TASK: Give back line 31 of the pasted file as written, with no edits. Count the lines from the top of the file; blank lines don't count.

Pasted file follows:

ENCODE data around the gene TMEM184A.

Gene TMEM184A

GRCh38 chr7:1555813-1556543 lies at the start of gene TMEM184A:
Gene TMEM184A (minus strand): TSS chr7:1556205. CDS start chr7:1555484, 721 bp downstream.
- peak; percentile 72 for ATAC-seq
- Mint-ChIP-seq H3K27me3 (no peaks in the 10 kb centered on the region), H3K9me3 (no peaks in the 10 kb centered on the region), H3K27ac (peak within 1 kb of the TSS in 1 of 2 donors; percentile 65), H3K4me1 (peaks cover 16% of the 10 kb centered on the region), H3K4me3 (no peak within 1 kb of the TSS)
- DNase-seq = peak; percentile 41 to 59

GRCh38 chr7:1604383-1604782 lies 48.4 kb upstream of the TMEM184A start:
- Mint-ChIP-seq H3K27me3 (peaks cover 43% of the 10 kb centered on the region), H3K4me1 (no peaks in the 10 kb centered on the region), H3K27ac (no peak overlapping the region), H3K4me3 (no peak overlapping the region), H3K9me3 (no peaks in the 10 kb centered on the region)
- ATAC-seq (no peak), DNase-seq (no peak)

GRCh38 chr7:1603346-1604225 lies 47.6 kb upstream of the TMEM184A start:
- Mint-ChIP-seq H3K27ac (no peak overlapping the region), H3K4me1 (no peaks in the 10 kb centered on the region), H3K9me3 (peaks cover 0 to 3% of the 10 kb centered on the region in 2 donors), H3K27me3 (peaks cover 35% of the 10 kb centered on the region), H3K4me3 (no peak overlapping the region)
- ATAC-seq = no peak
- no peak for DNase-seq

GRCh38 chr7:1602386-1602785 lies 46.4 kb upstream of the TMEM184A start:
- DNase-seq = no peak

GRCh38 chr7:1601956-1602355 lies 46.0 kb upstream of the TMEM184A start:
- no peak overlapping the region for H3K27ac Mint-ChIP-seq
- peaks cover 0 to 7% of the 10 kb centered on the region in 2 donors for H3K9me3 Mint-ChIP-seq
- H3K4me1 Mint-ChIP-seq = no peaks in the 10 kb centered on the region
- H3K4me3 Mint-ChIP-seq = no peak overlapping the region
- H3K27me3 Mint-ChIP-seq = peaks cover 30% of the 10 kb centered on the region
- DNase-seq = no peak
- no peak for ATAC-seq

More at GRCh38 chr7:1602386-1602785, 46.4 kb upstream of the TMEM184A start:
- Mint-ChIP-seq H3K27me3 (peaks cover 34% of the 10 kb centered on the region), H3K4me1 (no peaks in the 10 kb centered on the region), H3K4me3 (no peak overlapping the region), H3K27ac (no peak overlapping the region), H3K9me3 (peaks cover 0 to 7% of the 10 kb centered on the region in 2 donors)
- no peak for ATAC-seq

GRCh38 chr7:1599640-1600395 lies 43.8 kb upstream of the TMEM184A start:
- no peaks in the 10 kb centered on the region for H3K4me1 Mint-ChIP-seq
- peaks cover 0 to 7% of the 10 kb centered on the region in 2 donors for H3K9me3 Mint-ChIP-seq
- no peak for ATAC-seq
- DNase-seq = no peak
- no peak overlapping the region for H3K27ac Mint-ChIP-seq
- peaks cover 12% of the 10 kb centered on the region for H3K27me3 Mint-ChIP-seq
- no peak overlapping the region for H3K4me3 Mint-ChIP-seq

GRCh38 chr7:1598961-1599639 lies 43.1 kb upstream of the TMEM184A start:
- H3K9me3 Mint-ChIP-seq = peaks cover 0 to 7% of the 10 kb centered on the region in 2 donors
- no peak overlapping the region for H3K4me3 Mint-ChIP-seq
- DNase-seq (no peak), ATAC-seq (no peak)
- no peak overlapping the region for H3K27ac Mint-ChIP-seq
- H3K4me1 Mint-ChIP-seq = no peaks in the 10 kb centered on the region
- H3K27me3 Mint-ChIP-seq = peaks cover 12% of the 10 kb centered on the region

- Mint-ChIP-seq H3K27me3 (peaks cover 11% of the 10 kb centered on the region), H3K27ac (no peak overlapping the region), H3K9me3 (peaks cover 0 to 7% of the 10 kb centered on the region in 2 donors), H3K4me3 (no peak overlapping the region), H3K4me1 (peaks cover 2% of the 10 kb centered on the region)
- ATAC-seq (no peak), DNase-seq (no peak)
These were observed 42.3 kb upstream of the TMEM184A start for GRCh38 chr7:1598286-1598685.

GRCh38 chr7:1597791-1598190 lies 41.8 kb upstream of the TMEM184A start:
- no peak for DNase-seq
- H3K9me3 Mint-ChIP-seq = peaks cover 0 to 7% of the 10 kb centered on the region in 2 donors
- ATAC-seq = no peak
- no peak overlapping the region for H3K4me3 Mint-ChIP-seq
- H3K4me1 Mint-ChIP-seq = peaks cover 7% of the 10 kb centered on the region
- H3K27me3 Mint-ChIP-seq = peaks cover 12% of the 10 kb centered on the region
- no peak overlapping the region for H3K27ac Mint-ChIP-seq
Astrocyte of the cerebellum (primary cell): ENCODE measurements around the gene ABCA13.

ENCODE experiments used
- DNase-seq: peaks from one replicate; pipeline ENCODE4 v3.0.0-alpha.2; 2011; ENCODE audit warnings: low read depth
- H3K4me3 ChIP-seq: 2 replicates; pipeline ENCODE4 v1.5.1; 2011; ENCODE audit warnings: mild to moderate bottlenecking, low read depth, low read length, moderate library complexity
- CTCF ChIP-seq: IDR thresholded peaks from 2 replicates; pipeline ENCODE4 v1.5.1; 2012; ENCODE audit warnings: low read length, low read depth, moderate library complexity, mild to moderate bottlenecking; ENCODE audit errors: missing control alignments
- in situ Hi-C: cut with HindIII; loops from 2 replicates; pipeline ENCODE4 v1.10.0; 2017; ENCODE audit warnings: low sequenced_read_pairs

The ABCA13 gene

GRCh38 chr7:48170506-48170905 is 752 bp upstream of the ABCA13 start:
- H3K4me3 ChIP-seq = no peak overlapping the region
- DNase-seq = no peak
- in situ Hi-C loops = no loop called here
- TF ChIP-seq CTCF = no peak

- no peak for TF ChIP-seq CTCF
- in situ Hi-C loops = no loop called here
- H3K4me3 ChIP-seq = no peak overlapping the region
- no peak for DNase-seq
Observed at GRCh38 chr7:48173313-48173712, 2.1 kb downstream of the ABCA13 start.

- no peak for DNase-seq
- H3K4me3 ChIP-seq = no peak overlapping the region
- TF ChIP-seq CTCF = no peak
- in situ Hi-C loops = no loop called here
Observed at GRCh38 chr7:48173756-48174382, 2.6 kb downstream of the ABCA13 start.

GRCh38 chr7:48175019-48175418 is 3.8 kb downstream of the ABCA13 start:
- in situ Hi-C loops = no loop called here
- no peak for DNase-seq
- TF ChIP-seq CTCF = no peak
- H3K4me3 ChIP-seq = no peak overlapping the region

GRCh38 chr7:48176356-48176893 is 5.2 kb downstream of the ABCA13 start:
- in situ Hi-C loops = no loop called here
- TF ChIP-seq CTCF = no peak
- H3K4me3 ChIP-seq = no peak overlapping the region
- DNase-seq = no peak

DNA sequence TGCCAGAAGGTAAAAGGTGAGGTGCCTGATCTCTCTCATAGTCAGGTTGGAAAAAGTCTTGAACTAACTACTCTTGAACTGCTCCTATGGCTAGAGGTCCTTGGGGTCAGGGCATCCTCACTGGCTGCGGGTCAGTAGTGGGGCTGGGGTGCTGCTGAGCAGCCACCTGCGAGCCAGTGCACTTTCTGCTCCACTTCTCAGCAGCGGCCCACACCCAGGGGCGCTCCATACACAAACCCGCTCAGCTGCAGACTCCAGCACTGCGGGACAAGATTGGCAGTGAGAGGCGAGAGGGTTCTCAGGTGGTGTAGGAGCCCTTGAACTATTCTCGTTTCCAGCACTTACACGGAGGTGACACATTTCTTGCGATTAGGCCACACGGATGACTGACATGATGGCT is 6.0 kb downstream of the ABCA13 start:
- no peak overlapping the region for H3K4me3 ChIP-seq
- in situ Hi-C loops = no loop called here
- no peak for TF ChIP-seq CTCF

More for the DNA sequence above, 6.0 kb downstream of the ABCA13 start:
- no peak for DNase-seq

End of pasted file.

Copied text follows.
- no peak for ATAC-seq